Reports of “health attacks” in Cuba which left several American and Canadian diplomats with health problems and hearing loss has led to wide and dramatic speculation.  Several stories have hyped possible “acoustic attacks” that may be related to weapons used by police for riot control, or even weapons developed by the U.S. Navy.  The Associated Press reported that “after months of investigation, U.S. officials concluded that the diplomats had been attacked with an advanced sonic weapon that operated outside the range of audible sound and had been deployed either inside or outside their residences…”  Florida Senator Marco Rubio issued a statement condemning what he concluded was a blatant and intentional attack.  According to Rubio, the Cuban government has been harassing U.S. personnel for decades and, “this has not stopped with President Obama’s appeasement.  Personal harm to U.S. officials shows the extent the Castro regime will go and clearly violates international norms.”  Scary indeed.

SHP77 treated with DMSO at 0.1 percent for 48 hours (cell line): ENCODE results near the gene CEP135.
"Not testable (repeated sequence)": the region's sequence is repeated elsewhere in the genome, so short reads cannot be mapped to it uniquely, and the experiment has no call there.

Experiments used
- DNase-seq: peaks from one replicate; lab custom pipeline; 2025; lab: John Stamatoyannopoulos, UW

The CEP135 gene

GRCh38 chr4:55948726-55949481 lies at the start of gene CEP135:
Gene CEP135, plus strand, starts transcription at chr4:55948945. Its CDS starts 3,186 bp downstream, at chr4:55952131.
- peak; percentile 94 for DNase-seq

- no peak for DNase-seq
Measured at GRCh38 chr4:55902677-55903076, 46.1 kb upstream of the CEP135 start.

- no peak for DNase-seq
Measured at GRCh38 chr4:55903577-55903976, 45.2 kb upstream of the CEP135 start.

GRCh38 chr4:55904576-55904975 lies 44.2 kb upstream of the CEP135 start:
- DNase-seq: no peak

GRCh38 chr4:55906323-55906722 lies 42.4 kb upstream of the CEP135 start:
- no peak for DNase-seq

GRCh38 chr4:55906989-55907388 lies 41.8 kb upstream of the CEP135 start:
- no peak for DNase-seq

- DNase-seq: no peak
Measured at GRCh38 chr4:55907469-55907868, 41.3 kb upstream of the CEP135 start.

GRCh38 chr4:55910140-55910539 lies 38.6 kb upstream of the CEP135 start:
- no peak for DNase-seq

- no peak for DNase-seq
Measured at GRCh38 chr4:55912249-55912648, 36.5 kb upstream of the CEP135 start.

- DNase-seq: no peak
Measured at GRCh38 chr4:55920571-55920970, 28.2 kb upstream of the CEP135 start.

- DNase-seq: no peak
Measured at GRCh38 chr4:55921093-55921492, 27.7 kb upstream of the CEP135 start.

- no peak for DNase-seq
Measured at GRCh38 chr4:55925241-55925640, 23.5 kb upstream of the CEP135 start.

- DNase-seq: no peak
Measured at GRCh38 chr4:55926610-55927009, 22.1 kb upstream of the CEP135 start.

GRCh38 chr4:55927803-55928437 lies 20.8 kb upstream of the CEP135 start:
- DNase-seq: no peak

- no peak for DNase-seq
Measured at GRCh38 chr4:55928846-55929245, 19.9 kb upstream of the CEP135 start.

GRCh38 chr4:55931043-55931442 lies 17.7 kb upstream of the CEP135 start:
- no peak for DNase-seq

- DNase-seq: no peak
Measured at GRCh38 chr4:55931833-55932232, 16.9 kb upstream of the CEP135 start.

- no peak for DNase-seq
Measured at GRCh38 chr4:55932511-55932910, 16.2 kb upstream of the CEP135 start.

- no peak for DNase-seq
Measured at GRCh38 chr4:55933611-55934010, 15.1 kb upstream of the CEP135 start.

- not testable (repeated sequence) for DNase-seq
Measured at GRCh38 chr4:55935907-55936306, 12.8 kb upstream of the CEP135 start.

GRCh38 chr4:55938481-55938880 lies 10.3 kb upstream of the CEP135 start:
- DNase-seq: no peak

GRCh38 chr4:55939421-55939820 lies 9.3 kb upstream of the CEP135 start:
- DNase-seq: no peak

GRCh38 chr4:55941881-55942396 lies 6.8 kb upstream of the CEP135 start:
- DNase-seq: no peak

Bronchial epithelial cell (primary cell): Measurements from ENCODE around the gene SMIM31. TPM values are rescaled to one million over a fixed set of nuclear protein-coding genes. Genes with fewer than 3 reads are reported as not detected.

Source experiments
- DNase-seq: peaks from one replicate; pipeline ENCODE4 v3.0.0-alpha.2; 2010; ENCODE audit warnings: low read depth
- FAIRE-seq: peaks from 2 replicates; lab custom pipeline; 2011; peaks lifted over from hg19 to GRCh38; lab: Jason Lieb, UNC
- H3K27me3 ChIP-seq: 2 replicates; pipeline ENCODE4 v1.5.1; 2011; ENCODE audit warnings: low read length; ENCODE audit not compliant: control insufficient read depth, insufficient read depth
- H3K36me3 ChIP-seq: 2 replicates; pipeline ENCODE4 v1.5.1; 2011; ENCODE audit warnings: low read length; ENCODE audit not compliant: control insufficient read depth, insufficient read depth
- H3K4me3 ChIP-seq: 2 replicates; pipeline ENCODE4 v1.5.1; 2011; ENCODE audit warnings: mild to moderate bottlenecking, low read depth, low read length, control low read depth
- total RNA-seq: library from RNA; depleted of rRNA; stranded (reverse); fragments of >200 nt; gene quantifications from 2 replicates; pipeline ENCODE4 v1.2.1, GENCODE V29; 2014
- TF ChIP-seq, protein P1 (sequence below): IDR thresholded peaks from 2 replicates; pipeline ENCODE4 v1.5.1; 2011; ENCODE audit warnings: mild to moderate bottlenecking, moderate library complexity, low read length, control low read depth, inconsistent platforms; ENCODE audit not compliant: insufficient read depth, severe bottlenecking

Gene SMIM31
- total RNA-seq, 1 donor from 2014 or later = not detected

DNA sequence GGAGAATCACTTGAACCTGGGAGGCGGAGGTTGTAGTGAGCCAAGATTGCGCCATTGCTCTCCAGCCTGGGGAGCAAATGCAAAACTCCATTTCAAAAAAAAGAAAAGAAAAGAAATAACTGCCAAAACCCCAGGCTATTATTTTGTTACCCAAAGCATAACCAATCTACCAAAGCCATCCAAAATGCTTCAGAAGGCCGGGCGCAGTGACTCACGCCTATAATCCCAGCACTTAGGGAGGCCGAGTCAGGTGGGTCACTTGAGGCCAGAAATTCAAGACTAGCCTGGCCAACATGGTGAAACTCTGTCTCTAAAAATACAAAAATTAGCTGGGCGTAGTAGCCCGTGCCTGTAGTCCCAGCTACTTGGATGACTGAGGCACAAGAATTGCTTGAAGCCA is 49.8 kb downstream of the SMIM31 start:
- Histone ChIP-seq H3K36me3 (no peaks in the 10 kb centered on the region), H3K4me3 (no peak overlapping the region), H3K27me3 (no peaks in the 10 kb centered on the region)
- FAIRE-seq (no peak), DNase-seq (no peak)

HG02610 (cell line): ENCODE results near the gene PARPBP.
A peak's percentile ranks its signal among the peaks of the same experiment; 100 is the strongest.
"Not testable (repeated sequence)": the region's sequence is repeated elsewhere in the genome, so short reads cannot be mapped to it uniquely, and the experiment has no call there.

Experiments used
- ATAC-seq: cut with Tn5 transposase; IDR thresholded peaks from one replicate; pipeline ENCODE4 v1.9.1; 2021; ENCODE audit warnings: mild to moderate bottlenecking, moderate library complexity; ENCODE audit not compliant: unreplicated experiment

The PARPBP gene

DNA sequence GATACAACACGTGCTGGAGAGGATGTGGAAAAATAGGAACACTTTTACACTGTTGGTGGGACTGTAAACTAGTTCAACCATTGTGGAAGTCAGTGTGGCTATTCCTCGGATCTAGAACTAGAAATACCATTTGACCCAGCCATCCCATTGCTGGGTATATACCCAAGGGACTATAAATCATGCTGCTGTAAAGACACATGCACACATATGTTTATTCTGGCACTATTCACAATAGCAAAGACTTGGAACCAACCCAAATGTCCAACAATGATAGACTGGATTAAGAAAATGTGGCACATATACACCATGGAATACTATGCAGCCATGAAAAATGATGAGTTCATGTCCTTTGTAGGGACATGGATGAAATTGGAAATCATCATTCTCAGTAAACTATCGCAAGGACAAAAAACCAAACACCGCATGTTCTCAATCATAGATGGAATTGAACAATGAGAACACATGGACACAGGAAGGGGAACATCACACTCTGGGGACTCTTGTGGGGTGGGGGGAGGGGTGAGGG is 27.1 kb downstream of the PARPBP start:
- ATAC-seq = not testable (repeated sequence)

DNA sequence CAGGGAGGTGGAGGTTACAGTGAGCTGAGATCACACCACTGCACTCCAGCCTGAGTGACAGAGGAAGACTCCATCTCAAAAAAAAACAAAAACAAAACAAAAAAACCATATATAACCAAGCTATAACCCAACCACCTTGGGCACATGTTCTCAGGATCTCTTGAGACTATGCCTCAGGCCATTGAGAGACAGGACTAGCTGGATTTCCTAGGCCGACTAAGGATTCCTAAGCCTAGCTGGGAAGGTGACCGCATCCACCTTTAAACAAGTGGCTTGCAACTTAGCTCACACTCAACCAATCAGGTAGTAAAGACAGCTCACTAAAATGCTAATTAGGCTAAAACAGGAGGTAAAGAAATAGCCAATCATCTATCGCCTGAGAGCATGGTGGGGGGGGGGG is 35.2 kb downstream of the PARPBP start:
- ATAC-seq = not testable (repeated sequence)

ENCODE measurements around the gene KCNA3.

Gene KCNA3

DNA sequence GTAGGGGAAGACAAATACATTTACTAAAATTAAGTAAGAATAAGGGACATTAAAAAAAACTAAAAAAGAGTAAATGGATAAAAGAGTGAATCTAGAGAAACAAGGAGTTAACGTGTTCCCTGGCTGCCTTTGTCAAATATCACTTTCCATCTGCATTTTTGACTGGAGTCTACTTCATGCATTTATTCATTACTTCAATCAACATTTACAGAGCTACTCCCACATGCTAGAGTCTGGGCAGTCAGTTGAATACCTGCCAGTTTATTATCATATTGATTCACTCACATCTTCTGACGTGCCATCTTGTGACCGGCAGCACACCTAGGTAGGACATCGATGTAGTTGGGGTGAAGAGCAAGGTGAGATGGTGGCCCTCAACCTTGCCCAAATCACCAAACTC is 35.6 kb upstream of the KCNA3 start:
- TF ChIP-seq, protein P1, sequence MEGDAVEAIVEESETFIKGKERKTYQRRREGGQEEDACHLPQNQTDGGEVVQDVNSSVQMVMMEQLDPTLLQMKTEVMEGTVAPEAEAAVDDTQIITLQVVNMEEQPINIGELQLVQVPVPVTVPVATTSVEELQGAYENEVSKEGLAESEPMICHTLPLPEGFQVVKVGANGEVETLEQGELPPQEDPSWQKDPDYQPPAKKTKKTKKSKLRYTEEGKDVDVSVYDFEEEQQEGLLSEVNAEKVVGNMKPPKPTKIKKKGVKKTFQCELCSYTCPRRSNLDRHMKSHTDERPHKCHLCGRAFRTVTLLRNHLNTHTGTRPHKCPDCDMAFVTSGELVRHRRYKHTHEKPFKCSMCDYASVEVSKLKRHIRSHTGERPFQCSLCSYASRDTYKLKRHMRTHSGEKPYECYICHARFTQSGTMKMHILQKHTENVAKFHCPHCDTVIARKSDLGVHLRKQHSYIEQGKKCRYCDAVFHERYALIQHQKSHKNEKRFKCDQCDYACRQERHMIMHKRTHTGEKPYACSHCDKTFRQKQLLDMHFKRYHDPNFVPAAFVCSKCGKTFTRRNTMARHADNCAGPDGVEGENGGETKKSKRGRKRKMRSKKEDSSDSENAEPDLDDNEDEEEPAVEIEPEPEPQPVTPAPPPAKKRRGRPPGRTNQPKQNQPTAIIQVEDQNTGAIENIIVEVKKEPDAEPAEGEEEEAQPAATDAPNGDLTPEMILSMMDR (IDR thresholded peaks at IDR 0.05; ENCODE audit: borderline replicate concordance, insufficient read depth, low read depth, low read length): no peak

There has been no shortage of theories as to the reasons for the attacks, some speculating that it was payback against specific individuals, a possible operation by third parties (the Russians?) to drive a wedge between the U.S. and Cuba, or a means by Cuba to send some sort of message to Washington.

If so, the message is mighty garbled.  No report has provided anything definitive as to what happened, and how.  To date, the State Department has remained relatively mum, only commenting that the administration has an “active investigation” to determine the source of the health problems, many of which resemble concussions.  The affected U.S. diplomats have returned home from Havana. In May, the State Department asked two Cuban diplomats to leave Washington though did not publicly announce this expulsion at the time and has since specifically declined to call it an act of reciprocity.